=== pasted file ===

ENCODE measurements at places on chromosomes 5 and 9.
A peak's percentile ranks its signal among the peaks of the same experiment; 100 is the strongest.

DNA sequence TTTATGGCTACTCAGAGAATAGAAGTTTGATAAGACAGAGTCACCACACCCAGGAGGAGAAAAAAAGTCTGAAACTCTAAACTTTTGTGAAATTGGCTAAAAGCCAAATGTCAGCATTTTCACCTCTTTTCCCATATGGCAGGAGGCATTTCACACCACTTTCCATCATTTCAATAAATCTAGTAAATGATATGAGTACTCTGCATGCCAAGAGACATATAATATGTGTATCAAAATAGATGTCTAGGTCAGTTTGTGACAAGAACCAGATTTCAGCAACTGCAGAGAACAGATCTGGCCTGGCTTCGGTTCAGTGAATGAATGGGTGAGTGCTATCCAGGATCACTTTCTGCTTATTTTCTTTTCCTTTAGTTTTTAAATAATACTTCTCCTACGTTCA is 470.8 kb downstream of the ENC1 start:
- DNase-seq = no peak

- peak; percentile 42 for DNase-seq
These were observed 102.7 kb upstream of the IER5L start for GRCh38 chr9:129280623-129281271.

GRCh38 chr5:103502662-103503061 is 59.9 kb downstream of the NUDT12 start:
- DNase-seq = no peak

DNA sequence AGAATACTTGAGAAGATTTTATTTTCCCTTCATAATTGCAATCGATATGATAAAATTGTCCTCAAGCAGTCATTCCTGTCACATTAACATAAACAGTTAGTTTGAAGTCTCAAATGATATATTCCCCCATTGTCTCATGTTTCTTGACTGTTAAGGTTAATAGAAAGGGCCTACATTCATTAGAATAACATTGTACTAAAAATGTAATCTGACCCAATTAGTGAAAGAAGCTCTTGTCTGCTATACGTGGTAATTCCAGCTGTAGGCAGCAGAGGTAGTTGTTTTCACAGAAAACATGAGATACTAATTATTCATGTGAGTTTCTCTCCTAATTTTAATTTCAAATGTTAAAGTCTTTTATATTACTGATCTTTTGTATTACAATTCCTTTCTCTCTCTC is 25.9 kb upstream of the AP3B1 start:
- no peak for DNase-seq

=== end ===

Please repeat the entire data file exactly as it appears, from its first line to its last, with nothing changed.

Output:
ENCODE measurements at places on chromosomes 5 and 9.
A peak's percentile ranks its signal among the peaks of the same experiment; 100 is the strongest.

DNA sequence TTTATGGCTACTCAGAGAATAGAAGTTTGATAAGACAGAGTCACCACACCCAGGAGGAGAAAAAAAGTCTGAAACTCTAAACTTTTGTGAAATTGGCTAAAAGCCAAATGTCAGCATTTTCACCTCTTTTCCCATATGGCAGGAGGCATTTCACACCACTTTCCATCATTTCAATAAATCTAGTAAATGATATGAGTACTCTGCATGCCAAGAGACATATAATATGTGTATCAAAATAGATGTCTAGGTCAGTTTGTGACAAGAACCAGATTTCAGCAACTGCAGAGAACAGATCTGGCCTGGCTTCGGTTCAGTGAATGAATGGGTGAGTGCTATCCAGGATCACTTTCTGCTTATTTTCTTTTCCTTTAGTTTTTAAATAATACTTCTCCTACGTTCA is 470.8 kb downstream of the ENC1 start:
- DNase-seq = no peak

- peak; percentile 42 for DNase-seq
These were observed 102.7 kb upstream of the IER5L start for GRCh38 chr9:129280623-129281271.

GRCh38 chr5:103502662-103503061 is 59.9 kb downstream of the NUDT12 start:
- DNase-seq = no peak

DNA sequence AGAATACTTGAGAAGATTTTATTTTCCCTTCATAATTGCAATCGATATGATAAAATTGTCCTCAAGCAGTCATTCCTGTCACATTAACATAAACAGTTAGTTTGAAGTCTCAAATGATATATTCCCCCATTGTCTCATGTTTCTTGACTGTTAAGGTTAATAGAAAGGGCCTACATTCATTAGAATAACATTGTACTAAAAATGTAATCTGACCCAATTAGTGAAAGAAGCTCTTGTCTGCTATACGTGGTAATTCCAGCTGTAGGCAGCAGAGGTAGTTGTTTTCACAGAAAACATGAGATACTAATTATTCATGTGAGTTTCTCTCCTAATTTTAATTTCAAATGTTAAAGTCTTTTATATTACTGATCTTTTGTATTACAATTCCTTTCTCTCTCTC is 25.9 kb upstream of the AP3B1 start:
- no peak for DNase-seq